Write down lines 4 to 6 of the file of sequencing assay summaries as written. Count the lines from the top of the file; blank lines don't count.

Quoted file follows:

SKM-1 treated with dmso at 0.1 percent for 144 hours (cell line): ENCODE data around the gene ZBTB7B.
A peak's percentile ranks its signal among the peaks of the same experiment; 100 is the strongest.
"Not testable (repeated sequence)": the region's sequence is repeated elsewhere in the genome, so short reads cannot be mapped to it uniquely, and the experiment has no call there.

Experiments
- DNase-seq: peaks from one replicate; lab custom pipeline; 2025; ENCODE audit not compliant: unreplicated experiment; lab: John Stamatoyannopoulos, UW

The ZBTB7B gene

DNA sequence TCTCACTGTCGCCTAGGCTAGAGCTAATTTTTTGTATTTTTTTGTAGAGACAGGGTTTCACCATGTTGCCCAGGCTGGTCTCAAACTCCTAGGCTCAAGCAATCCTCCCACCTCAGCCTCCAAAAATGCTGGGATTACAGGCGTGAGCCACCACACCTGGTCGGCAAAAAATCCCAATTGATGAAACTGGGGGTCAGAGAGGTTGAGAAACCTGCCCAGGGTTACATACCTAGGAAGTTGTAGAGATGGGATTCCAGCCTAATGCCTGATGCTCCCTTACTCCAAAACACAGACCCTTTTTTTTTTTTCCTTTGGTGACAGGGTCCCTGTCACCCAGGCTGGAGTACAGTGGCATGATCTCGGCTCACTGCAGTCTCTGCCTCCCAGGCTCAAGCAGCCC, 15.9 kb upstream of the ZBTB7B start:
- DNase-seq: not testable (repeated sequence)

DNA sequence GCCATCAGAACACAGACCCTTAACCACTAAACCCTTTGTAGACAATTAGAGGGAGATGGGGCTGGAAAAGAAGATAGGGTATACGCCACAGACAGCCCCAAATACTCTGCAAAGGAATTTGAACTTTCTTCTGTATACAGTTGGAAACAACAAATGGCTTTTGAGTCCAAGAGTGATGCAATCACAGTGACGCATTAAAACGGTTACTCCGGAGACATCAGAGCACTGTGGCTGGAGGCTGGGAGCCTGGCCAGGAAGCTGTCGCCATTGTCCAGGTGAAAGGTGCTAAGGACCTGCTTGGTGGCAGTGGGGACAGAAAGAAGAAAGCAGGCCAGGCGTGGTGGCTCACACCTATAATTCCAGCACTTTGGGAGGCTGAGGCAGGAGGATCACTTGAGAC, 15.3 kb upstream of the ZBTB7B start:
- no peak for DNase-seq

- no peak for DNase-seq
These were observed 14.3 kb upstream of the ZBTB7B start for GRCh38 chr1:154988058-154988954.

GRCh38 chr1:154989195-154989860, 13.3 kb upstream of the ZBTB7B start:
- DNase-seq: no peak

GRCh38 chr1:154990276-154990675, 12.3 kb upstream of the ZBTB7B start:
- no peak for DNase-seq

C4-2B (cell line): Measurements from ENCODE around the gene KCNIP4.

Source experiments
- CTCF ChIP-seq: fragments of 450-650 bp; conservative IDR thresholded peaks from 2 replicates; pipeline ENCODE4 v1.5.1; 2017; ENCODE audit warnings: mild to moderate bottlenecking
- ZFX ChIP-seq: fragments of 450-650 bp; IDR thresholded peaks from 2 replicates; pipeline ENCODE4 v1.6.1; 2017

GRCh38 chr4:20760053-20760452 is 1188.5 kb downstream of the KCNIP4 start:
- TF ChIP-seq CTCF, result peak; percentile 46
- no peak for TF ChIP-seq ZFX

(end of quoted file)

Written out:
Experiments
- DNase-seq: peaks from one replicate; lab custom pipeline; 2025; ENCODE audit not compliant: unreplicated experiment; lab: John Stamatoyannopoulos, UW

The ZBTB7B gene